I want to fly in the black box; sometimes I want to live in the black box.
The ones they keep on airplanes, the ones that are always found, always
safe. Last week a small plane went down south of town. There was footage
of wreckage, and the ages of the dead. It always looks like the same small
plane, the crumpled toy in a forest. There is steam from the downed plane,
or is it mist? Mist in the same anonymous landscape, pines or elms or ash,
with the carnage long gone. Then they talk about the black box and
uncertain circumstances. Nothing was reported. Communication stopped. A
missing blip on a computer screen means people are dead on the ground.
Sometimes the plane, if small, private, will not show up where it was
supposed to land. Two days later, a woman will miss a business class, a man
will miss a reunion. And almost immediately talk turns to the black box,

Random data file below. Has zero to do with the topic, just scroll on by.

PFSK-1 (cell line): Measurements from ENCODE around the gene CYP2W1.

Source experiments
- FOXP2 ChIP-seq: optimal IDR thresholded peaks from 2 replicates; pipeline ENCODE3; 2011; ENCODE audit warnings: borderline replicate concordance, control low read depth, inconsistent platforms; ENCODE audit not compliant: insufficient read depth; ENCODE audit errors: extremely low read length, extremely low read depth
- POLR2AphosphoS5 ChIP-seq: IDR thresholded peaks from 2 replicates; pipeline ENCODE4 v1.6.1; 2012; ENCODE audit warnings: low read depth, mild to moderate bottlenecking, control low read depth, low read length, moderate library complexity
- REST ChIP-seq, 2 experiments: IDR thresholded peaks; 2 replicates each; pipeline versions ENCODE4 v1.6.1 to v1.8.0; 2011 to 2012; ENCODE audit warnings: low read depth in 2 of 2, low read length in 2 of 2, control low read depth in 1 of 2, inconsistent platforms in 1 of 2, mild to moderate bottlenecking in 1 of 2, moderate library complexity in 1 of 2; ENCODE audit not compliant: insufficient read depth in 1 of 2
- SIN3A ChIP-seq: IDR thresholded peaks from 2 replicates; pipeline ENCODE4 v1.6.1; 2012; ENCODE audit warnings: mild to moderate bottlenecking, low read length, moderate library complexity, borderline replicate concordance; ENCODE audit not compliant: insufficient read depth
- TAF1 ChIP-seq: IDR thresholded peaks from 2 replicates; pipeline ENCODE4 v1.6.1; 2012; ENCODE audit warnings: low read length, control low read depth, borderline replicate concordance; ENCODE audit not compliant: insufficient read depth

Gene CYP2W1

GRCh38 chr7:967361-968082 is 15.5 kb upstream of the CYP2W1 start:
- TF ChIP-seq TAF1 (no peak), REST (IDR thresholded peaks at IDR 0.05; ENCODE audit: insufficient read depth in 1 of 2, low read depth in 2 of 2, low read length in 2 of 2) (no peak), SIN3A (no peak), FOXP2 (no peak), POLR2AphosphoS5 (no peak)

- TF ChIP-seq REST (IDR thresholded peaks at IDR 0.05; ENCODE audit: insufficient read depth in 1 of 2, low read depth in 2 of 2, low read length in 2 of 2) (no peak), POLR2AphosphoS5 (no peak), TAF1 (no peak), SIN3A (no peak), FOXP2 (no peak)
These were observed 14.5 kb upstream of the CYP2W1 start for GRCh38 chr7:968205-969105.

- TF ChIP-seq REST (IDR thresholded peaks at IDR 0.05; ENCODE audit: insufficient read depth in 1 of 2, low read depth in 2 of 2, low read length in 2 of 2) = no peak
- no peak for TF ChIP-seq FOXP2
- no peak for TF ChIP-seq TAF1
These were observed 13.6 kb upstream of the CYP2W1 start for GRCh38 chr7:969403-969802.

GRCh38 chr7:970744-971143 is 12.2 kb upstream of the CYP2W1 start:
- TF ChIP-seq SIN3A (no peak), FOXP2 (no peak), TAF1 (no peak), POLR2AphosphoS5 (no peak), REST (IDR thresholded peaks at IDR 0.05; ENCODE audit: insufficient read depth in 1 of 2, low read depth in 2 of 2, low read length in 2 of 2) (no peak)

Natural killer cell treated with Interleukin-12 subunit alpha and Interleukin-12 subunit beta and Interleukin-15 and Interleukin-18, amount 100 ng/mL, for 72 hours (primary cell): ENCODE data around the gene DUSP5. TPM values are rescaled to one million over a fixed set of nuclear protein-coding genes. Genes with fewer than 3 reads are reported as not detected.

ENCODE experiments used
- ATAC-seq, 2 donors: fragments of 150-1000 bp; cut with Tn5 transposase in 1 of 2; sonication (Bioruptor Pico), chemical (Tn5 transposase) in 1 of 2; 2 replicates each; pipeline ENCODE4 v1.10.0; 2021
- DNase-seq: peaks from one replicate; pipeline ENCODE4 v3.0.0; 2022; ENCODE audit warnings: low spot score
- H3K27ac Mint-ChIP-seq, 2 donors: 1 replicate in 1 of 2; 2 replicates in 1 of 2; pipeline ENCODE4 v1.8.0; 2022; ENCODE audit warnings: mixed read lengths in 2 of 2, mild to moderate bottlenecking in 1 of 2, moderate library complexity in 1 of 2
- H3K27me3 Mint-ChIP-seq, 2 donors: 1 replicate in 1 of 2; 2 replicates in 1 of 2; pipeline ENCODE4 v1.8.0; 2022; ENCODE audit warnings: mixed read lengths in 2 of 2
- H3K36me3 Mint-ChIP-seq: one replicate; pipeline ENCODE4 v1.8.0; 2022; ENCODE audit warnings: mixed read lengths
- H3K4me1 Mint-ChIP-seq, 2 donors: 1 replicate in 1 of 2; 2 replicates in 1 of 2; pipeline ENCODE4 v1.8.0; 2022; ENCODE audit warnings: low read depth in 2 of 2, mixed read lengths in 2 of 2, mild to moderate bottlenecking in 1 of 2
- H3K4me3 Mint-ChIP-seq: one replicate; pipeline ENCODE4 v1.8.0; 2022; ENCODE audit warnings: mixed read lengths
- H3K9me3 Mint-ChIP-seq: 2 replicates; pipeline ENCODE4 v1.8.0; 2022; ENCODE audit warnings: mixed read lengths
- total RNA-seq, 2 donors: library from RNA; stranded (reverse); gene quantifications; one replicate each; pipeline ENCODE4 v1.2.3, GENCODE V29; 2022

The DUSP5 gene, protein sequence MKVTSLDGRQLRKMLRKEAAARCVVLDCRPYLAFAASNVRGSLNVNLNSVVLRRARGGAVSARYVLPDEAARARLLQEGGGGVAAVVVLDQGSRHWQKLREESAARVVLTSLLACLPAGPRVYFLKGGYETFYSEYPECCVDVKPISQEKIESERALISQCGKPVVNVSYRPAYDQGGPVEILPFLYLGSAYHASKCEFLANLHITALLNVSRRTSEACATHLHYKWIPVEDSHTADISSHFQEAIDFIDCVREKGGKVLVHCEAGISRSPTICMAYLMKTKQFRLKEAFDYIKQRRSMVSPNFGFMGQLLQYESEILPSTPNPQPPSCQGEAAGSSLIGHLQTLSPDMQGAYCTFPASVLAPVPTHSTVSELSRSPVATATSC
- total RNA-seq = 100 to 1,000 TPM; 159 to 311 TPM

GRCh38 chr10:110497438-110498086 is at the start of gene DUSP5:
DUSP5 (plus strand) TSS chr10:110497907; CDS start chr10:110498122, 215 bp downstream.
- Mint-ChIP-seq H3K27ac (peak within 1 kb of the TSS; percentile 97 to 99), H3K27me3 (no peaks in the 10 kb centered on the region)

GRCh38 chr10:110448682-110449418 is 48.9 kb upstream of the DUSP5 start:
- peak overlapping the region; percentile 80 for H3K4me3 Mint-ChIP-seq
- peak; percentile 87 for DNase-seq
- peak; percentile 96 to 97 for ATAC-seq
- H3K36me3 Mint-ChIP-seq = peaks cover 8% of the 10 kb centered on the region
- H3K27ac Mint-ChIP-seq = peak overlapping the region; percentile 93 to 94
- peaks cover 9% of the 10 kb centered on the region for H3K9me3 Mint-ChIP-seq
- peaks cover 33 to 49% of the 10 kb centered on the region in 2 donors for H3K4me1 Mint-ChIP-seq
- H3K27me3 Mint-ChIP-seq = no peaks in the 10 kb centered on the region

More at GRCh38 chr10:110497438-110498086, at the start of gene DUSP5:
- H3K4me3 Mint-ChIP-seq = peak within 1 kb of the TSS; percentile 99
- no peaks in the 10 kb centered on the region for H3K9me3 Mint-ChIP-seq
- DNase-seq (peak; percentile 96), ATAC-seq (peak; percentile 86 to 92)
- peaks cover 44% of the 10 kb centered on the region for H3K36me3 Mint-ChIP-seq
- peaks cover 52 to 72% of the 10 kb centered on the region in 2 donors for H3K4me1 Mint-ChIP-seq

that inviolable space with the last words, words streaming in as the plane
was screaming down. And I think: if only they had been in the black box
they would be safe now, they would have been saved. And I think: let the
words lie crumpled on the ground, let the words be the ones who can't get
out. And let them lead the saved out of the box, freed into life by the
giant key kept only by agents from the agency. The lid is open, and there
they are: aged forty-two, and twenty-seven, and nine, from Dayton, from
Poughkeepsie, from Encino, smiling and shaking their heads that we could
invent such a miraculous box. And how nice that the boxes have become so
available, too, so affordable: for the car, the boat, the home. The black
box can always be found, and we are always in it, and always safe, and we
come out explaining; we know why things happened, we know we'll fly again.